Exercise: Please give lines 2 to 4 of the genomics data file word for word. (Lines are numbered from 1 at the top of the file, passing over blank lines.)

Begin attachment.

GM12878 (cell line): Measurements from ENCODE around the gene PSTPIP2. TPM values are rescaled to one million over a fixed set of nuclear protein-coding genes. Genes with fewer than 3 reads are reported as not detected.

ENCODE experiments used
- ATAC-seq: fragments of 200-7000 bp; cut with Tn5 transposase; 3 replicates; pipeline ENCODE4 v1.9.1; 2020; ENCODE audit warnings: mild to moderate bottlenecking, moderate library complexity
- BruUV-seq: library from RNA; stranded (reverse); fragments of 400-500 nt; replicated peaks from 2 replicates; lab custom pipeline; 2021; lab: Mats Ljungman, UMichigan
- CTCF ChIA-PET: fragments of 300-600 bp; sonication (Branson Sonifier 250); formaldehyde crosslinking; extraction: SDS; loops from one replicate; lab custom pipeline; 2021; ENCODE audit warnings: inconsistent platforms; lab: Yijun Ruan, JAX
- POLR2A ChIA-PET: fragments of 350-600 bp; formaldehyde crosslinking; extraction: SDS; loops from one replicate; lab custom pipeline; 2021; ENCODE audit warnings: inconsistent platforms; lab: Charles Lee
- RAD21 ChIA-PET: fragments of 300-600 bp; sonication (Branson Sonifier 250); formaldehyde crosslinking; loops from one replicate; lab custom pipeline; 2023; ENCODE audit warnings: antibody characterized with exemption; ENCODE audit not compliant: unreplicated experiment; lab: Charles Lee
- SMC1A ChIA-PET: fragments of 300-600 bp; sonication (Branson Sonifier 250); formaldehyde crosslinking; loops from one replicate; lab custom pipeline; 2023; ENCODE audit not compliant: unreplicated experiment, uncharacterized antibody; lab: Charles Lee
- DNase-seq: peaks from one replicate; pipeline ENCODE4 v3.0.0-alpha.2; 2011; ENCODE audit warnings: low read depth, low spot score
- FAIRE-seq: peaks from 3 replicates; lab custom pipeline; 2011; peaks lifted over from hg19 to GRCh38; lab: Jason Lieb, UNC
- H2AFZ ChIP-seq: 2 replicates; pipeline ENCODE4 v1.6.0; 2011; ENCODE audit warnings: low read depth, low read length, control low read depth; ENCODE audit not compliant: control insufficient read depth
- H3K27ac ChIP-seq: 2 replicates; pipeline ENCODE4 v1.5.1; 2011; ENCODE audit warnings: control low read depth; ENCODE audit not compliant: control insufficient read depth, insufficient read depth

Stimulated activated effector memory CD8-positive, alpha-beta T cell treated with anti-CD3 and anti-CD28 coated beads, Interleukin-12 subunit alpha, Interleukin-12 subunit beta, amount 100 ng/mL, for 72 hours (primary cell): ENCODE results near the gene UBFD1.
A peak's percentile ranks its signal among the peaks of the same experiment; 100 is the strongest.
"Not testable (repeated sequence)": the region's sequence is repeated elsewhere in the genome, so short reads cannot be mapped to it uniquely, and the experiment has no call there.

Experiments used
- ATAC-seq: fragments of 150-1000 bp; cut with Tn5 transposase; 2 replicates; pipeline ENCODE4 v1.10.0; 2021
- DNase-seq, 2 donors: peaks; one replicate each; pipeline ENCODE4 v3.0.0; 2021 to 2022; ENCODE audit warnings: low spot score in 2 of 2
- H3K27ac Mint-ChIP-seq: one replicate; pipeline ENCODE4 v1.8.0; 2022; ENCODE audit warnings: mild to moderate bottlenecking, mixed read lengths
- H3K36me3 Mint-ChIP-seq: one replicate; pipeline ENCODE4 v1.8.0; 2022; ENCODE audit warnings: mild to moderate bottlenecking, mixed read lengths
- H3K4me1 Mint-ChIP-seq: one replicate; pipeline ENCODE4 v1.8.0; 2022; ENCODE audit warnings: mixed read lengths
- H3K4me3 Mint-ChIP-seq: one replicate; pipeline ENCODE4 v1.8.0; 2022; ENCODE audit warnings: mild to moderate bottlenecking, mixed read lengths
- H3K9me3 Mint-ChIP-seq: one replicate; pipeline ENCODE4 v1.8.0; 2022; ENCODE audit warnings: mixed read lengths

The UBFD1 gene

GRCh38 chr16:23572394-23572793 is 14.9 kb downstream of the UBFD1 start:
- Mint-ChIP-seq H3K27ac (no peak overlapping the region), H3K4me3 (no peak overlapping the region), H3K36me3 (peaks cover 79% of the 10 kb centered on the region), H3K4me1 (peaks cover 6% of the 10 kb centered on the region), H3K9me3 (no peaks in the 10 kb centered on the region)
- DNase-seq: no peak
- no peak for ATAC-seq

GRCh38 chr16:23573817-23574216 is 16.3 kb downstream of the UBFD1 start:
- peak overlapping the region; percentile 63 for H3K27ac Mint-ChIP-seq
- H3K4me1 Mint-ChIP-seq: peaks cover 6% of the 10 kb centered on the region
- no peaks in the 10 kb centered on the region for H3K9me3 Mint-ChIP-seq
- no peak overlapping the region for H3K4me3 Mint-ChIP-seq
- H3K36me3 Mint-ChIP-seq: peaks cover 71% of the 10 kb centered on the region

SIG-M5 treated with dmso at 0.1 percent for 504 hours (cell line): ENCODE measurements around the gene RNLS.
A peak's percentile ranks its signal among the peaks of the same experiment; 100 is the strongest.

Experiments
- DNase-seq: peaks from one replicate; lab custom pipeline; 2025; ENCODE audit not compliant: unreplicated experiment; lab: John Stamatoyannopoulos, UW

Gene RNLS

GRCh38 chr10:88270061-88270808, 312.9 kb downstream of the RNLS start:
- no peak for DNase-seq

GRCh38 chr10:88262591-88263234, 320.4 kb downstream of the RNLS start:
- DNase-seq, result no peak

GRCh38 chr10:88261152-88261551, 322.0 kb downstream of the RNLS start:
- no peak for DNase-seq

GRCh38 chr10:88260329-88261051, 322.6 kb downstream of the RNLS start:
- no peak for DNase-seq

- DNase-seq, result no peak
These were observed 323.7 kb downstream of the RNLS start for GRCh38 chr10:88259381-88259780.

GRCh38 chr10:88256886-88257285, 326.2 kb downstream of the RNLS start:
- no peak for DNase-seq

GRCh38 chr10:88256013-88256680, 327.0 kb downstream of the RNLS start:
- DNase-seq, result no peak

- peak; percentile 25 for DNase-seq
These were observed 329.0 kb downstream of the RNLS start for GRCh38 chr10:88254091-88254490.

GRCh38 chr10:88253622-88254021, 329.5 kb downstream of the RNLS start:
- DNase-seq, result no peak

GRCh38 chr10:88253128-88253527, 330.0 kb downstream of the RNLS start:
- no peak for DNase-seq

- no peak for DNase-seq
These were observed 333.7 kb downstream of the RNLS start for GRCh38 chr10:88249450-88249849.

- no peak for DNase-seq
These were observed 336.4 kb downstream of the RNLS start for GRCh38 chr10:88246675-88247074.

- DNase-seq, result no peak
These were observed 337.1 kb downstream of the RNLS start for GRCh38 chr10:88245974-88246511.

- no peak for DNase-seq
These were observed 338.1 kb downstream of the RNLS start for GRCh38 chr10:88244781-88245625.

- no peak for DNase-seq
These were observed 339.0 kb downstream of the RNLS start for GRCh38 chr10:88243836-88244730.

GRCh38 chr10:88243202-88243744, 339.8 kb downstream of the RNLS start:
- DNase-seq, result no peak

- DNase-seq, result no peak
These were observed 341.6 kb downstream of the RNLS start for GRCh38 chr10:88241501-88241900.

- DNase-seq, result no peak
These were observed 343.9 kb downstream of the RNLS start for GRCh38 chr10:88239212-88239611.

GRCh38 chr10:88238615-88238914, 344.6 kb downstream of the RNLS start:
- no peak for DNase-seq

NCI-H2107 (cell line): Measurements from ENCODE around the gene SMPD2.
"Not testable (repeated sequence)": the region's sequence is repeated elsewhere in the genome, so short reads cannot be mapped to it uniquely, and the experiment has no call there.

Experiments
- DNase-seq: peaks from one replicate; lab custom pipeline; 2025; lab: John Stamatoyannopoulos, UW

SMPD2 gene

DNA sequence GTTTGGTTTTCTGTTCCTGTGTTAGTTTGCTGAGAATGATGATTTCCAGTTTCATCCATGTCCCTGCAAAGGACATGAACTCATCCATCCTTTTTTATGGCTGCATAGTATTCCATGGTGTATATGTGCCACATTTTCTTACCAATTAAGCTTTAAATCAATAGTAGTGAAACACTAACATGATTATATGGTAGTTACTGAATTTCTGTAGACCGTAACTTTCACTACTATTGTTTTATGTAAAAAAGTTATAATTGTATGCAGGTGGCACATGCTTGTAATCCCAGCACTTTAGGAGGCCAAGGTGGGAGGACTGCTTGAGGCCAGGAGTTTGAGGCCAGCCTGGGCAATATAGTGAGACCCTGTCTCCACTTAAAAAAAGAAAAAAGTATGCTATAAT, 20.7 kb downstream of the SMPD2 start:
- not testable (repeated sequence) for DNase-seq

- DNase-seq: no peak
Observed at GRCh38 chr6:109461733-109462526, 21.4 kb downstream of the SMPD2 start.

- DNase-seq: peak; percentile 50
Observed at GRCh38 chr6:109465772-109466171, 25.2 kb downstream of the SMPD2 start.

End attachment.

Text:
ENCODE experiments used
- ATAC-seq: fragments of 200-7000 bp; cut with Tn5 transposase; 3 replicates; pipeline ENCODE4 v1.9.1; 2020; ENCODE audit warnings: mild to moderate bottlenecking, moderate library complexity
- BruUV-seq: library from RNA; stranded (reverse); fragments of 400-500 nt; replicated peaks from 2 replicates; lab custom pipeline; 2021; lab: Mats Ljungman, UMichigan